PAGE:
NOTE: This review contains spoilers for both of ElecHead’s endings as well as some other secrets (I would highly recommend that if you haven’t played the game, to get and play through the game before reading this review)
Puzzle platformers have to be one of my favorite genres and if you’re a fan like I am, you know that we’ve been eating well recently with releases like Little Nightmares 2 and Webbed. But there was one puzzle platformer that released last year that stands up above the rest, that game is ElecHead. ElecHead is a single-player, 2D, puzzle-platformer created by solo developer Nama Takahashi that was released on October 14th, 2021. Takahashi has quite a bit of experience within the field of programming starting off in college and as of now he has made 3 solo games (DEATH ROCKET, I want to eat the Sun, PROJECTION REMAINS) and helped with programming for BATTLLOON. But I must say that ElecHead is Takahashi’s most ambitious game yet!
Story and Lore - 9/10
Gameplay and Mechanics - 10/10
Graphics, Setting and Artstyle - 9.5/10
Soundtrack - 10/10
Replayability - 9/10
One of my favorite things about ElecHead is that it has a pretty simple but satisfying plot. You play as Elec, a small robot with a battery head and it’s Elec’s job to bring light back to the world by platforming and puzzle-solving your way through 7 zones. That may seem simple but the twist of the game is that Elec is conductive and so are pretty much all other surfaces in the game. This gives Elec the ability to power up different parts of the zones and that can be both a strength and a weakness since powering a stage hazard can lead to Elec’s untimely demise. While playing through the game you will also come across some scenic rooms that will show an entire city being powered up by Elec (which is just a beautiful scene) and the earth (one of the big lore reveals which shows that were actually on the moon). ElecHead actually contains 2 different endings. In the first ending, Elec destroys and converts the earth into a sun for the moon. The second ending is pretty similar but this time Elec sacrifices himself and destroys the moon to provide a new sun for the earth. Both endings are both chillingly beautiful and I love that the game focuses more on show, don’t tell as it really elevates the plot of this game.
ElecHead is a 3rd person, 2d puzzle platformer. Now as mentioned earlier, Elec is conductive which in turn means that you energize everything you touch. This mechanic is used to activate lifts to carry you to different areas but it is also used to power cannons and harmful electrical walls. Now a bit into the game, you gain the ability to throw your head while still being able to platform with your body for 10 seconds and this leads to a ridiculous amount of new puzzle scenarios! On top of this, there is also a hidden rocket head mechanic which requires Elec to clip through a random piece of ground and fall for about a minute in order to collect it which is just a super bonkers way to acquire a power-up (seriously, it’s super cool). On top of all of that, you also have collectibles to collect in the form of computer chips. Now many of these are hidden in pretty hard-to-find rooms but the collecting process never annoyed me as there are only 20 chips and they’re challenging and fun to collect! In fact, there is a very secret room hidden within the game that has a very STINKY secret but you will have to find that one on your own! I also can’t stress how amazing the puzzle solving is since for me, a puzzle game succeeds when it gives me that OOH moment where everything clicks and the puzzle makes sense and ElecHead was like a buffet of those moments!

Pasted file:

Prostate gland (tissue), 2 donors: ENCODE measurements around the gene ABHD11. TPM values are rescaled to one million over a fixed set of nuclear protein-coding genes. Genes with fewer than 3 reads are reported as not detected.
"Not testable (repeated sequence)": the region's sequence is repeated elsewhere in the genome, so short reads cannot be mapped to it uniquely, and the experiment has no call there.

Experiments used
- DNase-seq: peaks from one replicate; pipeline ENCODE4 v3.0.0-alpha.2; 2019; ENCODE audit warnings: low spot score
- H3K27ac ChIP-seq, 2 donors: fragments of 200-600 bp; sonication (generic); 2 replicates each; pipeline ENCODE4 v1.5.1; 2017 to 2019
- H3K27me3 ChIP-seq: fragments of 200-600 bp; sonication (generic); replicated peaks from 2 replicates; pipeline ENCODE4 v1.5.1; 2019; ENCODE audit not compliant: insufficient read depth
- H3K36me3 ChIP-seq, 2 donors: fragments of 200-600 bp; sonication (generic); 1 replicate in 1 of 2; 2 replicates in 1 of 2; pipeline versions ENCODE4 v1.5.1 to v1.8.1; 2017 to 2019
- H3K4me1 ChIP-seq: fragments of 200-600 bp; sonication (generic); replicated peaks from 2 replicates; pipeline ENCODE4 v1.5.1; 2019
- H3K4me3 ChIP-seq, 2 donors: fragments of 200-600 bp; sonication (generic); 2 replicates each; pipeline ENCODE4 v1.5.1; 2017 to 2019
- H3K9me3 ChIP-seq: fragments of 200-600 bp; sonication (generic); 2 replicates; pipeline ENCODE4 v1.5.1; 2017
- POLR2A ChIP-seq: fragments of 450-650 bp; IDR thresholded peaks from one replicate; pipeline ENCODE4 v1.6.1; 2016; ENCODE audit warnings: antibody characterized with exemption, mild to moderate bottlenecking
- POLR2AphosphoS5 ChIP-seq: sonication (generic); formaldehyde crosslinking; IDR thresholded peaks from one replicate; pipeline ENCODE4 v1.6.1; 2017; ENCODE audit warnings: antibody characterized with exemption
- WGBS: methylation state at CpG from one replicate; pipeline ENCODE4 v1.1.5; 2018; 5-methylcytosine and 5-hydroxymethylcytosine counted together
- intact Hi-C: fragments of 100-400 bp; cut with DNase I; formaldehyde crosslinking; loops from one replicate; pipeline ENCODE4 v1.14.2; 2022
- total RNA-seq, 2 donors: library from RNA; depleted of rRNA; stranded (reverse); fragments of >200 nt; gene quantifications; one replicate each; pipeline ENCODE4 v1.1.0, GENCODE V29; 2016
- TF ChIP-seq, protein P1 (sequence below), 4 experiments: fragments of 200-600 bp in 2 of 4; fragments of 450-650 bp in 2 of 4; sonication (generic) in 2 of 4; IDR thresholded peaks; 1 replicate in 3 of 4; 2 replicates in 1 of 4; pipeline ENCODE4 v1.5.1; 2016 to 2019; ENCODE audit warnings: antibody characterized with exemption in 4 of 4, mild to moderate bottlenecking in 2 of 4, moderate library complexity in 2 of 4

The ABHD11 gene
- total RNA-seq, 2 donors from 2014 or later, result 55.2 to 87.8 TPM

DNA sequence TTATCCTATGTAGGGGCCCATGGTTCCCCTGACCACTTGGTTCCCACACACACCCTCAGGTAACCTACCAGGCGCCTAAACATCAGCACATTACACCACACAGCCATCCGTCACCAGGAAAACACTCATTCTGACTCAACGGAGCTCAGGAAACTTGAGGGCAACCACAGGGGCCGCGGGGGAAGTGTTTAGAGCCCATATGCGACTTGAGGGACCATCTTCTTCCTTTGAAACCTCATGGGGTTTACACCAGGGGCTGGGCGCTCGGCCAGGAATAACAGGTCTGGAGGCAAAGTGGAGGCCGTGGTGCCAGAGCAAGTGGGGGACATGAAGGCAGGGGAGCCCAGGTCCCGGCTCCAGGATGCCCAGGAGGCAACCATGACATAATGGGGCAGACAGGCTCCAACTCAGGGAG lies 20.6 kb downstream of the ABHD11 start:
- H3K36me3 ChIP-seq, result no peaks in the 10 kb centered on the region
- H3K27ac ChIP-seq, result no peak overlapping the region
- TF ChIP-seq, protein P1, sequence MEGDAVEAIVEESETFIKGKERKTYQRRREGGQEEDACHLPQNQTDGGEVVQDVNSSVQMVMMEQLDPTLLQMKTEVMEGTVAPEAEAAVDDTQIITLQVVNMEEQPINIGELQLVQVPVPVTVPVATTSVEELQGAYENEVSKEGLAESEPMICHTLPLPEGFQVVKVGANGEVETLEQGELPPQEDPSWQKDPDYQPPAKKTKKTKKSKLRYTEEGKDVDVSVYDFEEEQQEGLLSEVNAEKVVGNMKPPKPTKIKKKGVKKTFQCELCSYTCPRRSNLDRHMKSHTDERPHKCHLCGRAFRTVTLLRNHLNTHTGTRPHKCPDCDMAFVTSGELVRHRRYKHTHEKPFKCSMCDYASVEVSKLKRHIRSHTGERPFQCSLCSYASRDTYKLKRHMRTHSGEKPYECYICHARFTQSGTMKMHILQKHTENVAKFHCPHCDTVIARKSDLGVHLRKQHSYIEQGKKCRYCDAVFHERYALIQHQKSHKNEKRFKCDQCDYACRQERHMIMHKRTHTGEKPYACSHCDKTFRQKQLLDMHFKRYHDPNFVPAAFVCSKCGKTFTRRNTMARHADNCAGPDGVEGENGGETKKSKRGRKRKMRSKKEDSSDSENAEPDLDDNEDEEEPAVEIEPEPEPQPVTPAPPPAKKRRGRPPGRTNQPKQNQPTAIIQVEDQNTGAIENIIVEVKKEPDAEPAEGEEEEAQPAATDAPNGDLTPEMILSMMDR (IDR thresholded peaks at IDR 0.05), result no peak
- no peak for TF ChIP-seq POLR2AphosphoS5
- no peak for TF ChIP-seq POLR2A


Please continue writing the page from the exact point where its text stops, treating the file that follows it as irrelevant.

GRAPHICS and ARTSTYLE
ElecHead has a beautiful 2D, pixel art style that is quite similar to DownWell and Gato Roboto and like those games, ElecHead also offers palettes. You do have to find these palettes which are randomly hidden throughout the game but the whole palette system really helps to refresh brand-new playthroughs of the game. Although I will say that both the Downwell and Black and White palette do prevent you from being able to see the controls and messages shown on the screens throughout the game. But as the palettes are a completely optional part of the game, it is barely a problem. Well playing through the game you will also come across some scenic rooms that will show an entire city being powered up by Elec (which is just a beautiful scene) and the earth. I must say that Takahashi truly did a stupendous job on the pixel art throughout the game!
ElecHead’s soundtrack was made by Tsuyomi and their music truly helps to elevate this game to another level. Each zone has brand new music although it all has a similar rhythm which helps the game to feel consistently consistent! I will also say that the music for the endings is superb. I would highly recommend listening to the soundtrack on its own as it’s that good (Link to the soundtrack).
Now all of these amazing elements combine into an amazing 3-5 hour experience. I know that the time makes this game seem short and it is, but that’s due to the fact that this game has ZERO filler. It truly is a perfect video game and if you haven’t played the game you should 100% pick it up!
- Brilliantly designed puzzles
- Amazing graphics and soundtrack
- the game leaves you wanting a lot more
- some of the pallets interfere with in-game screens